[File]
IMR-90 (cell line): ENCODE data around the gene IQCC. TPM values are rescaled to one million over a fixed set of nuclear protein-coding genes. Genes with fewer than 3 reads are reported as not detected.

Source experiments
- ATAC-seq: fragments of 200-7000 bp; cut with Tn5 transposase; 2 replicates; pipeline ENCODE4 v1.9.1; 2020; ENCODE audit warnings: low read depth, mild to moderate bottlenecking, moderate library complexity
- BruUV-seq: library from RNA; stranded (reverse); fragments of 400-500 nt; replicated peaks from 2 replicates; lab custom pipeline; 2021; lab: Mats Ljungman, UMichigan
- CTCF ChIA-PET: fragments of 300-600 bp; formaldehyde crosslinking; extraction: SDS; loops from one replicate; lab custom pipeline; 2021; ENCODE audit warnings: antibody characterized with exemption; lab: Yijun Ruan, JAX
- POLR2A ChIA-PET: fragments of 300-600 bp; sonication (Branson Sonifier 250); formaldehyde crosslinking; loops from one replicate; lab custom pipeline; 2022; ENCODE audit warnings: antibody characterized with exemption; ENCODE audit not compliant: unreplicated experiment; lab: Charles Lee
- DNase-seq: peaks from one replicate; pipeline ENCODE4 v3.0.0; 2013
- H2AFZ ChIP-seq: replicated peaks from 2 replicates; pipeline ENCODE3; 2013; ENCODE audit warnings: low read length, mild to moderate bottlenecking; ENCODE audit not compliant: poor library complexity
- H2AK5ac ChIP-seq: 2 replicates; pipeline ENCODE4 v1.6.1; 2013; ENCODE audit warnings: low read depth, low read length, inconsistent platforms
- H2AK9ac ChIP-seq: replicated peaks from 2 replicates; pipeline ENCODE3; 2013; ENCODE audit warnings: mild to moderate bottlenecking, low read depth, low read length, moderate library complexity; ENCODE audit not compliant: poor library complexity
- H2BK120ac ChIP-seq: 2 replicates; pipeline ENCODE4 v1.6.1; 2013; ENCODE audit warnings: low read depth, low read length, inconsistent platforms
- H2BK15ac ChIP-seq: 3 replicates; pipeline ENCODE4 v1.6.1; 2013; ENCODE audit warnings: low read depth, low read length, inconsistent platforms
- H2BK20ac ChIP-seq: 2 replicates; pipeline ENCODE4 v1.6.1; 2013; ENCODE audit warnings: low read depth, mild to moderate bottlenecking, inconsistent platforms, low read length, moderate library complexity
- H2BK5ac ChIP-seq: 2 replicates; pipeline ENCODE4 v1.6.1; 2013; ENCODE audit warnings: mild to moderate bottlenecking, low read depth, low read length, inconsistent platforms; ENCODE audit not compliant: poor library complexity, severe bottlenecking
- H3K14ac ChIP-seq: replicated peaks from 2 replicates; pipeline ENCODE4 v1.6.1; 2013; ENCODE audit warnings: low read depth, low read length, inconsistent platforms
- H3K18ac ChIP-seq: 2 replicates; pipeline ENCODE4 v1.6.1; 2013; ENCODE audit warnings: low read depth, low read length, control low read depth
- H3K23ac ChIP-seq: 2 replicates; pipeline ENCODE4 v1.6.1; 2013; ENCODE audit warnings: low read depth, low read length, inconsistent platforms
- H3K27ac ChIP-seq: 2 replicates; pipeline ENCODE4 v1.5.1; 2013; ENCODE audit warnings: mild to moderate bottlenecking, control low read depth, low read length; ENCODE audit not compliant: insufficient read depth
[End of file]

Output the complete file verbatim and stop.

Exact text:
IMR-90 (cell line): ENCODE data around the gene IQCC. TPM values are rescaled to one million over a fixed set of nuclear protein-coding genes. Genes with fewer than 3 reads are reported as not detected.

Source experiments
- ATAC-seq: fragments of 200-7000 bp; cut with Tn5 transposase; 2 replicates; pipeline ENCODE4 v1.9.1; 2020; ENCODE audit warnings: low read depth, mild to moderate bottlenecking, moderate library complexity
- BruUV-seq: library from RNA; stranded (reverse); fragments of 400-500 nt; replicated peaks from 2 replicates; lab custom pipeline; 2021; lab: Mats Ljungman, UMichigan
- CTCF ChIA-PET: fragments of 300-600 bp; formaldehyde crosslinking; extraction: SDS; loops from one replicate; lab custom pipeline; 2021; ENCODE audit warnings: antibody characterized with exemption; lab: Yijun Ruan, JAX
- POLR2A ChIA-PET: fragments of 300-600 bp; sonication (Branson Sonifier 250); formaldehyde crosslinking; loops from one replicate; lab custom pipeline; 2022; ENCODE audit warnings: antibody characterized with exemption; ENCODE audit not compliant: unreplicated experiment; lab: Charles Lee
- DNase-seq: peaks from one replicate; pipeline ENCODE4 v3.0.0; 2013
- H2AFZ ChIP-seq: replicated peaks from 2 replicates; pipeline ENCODE3; 2013; ENCODE audit warnings: low read length, mild to moderate bottlenecking; ENCODE audit not compliant: poor library complexity
- H2AK5ac ChIP-seq: 2 replicates; pipeline ENCODE4 v1.6.1; 2013; ENCODE audit warnings: low read depth, low read length, inconsistent platforms
- H2AK9ac ChIP-seq: replicated peaks from 2 replicates; pipeline ENCODE3; 2013; ENCODE audit warnings: mild to moderate bottlenecking, low read depth, low read length, moderate library complexity; ENCODE audit not compliant: poor library complexity
- H2BK120ac ChIP-seq: 2 replicates; pipeline ENCODE4 v1.6.1; 2013; ENCODE audit warnings: low read depth, low read length, inconsistent platforms
- H2BK15ac ChIP-seq: 3 replicates; pipeline ENCODE4 v1.6.1; 2013; ENCODE audit warnings: low read depth, low read length, inconsistent platforms
- H2BK20ac ChIP-seq: 2 replicates; pipeline ENCODE4 v1.6.1; 2013; ENCODE audit warnings: low read depth, mild to moderate bottlenecking, inconsistent platforms, low read length, moderate library complexity
- H2BK5ac ChIP-seq: 2 replicates; pipeline ENCODE4 v1.6.1; 2013; ENCODE audit warnings: mild to moderate bottlenecking, low read depth, low read length, inconsistent platforms; ENCODE audit not compliant: poor library complexity, severe bottlenecking
- H3K14ac ChIP-seq: replicated peaks from 2 replicates; pipeline ENCODE4 v1.6.1; 2013; ENCODE audit warnings: low read depth, low read length, inconsistent platforms
- H3K18ac ChIP-seq: 2 replicates; pipeline ENCODE4 v1.6.1; 2013; ENCODE audit warnings: low read depth, low read length, control low read depth
- H3K23ac ChIP-seq: 2 replicates; pipeline ENCODE4 v1.6.1; 2013; ENCODE audit warnings: low read depth, low read length, inconsistent platforms
- H3K27ac ChIP-seq: 2 replicates; pipeline ENCODE4 v1.5.1; 2013; ENCODE audit warnings: mild to moderate bottlenecking, control low read depth, low read length; ENCODE audit not compliant: insufficient read depth